yesterday's tennessee

Yesterday's Tennessee

This Story Walked

from the collection of Brenda Fiddler

Wolf Creek Banner(Keep ‘Em Shooting!), Milan, Tennessee

Published on the second and fourth Friday of each month by and for the employees of the Wolf Creek Ordnance Plant and the Milan Ordnance Depot.  Lt. Colonel K. M. Haber, Ordnance, Commanding Officer; M. P. Woodward. General Manufacturing Manager, J. E. Pruden, Plant Manager.  Harry Williamson, Editor, Royce Moore, Photographer

This Story Walked

This fellow, Goy Snider, who assists Grady James in all this moving and changing that goes on around the Administration building, brought a carpenter to the Banner office to change a telephone shelf that was so high you couldn’t see the numbers without getting up every time you dialed.

“This deserves a write-up in the Banner,” Goy remarked, as he seated himself comfortably in the editor’s chair while the carpenter proceeded to lower the shelf.

And with a few questions aimed at the carpenter, not Goy, we found a story that did deserve a “write-up”.

As he pried the shelf loose from the wall, measured its height with that of the desk, and carefully tacked it back in place, we learned that this carpenter was M. D. Lanier of Newbern, Tennessee, and a veteran of World War I.  He entered the services in 1916 when we were having trouble with Mexico.  Overseas with Sixth Infantry and the rank of 1st Sergt., he plunged into the fight to stop the Kaiser.  He attended one of the Officer Training schools in France, and wound up with a commission of Lieutenant, being assigned to the 79th pision.  He saw action in Alsac-Lorraine and the Argonne region, and hung around with the army of occupation, after the Armistice on November 11, 1918, until June 1919, when he landed back in good old USA.  However, he wasn’t satisfied with the peace and quiet of the hometown, and re-enlisted for foreign services, and spent three years in the Hawaiian Islands.  Back in Newbern again, he settled down for life, marrying one of his neighbor girls.  He now lives at Newbern with one son.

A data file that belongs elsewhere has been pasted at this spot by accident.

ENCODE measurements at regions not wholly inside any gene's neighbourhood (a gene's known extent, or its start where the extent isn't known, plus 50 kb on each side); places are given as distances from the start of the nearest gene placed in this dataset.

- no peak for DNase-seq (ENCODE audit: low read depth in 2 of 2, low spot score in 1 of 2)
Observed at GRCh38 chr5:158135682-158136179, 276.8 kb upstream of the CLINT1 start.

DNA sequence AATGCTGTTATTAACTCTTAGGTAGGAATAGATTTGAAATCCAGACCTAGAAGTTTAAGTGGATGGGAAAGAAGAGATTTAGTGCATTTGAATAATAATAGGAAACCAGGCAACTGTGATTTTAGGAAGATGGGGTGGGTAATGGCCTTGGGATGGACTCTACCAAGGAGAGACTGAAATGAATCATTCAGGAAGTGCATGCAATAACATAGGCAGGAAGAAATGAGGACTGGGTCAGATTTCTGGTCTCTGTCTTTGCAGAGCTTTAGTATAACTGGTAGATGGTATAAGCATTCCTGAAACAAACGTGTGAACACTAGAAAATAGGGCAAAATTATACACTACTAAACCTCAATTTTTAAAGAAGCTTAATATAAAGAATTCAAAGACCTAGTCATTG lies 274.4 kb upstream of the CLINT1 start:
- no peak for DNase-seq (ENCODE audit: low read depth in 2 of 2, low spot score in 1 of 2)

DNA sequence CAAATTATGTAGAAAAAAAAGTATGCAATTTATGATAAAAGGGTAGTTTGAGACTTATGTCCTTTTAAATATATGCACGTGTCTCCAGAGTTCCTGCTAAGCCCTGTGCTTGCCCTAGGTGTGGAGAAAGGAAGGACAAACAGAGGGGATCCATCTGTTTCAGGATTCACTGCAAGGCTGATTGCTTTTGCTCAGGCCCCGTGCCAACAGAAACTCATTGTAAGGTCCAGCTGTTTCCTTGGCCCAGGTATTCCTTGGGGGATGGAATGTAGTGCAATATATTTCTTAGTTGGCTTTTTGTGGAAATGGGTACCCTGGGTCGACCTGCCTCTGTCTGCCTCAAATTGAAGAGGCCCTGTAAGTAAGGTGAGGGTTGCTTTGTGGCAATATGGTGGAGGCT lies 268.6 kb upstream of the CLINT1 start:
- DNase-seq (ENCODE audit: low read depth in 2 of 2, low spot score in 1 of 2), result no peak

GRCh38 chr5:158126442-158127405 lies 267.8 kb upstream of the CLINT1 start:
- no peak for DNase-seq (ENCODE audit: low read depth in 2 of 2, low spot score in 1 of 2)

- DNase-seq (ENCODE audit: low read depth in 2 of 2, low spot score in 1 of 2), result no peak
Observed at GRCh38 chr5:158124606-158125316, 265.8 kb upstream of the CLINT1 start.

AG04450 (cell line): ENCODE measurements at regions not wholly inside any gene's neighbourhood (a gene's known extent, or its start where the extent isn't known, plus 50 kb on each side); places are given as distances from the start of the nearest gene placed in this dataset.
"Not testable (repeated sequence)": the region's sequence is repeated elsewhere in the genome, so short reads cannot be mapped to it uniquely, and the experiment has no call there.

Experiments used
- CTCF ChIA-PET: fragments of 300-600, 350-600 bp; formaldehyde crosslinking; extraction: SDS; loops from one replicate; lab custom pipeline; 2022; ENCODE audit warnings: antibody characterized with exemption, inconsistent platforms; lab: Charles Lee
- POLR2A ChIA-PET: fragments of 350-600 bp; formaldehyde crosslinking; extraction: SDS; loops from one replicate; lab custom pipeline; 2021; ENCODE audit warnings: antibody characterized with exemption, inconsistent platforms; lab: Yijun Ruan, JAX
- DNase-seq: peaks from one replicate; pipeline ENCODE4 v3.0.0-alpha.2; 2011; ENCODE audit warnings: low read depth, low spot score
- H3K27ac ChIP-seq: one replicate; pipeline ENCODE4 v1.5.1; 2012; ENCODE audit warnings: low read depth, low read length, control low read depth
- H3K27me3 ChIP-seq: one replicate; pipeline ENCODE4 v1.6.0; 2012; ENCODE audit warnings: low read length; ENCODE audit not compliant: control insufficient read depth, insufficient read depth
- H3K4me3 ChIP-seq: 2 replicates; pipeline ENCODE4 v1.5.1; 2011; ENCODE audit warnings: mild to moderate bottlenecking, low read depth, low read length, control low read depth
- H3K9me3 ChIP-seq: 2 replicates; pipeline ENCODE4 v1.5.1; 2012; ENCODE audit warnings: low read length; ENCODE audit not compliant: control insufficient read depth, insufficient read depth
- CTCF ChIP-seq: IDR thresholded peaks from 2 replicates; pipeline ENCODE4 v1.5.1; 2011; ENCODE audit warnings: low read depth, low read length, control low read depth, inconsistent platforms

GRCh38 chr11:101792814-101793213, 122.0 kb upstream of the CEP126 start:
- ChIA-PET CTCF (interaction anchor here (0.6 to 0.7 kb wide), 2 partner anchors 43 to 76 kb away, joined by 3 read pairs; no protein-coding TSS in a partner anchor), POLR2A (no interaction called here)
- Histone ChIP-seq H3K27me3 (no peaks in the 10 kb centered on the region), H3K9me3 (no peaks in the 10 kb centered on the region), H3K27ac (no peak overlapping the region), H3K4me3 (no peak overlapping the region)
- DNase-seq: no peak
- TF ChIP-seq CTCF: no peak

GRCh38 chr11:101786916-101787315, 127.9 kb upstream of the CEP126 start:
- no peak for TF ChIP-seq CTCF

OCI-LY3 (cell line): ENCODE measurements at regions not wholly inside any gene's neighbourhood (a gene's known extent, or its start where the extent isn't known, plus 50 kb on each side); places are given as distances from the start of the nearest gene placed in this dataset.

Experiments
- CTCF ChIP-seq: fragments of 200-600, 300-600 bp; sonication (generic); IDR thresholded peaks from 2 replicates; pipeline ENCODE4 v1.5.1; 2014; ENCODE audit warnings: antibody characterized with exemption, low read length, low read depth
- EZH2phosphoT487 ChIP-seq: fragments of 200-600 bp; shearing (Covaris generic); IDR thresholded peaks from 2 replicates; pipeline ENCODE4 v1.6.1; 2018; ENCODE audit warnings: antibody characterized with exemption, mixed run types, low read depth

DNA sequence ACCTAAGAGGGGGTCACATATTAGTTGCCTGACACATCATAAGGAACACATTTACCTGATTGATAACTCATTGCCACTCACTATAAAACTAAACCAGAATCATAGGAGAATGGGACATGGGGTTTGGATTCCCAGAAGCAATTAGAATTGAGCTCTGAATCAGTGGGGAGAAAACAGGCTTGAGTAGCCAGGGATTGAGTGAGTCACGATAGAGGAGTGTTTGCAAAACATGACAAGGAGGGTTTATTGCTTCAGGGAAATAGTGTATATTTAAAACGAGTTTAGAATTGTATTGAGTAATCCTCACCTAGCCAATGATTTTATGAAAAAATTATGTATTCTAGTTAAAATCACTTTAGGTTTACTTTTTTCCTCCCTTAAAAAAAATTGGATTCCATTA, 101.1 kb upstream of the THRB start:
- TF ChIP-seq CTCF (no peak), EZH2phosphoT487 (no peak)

“Ok, Mr. Williamson,” Goy Snider said as he and Lanier left.  “I still believe this deserves a write-up,” and we agree with him.

[The Goy Snider mentioned in the article is from Henderson County.  He returned to teaching  after working at the plant during the war years and served as principal of Pin Oak School for many years.]

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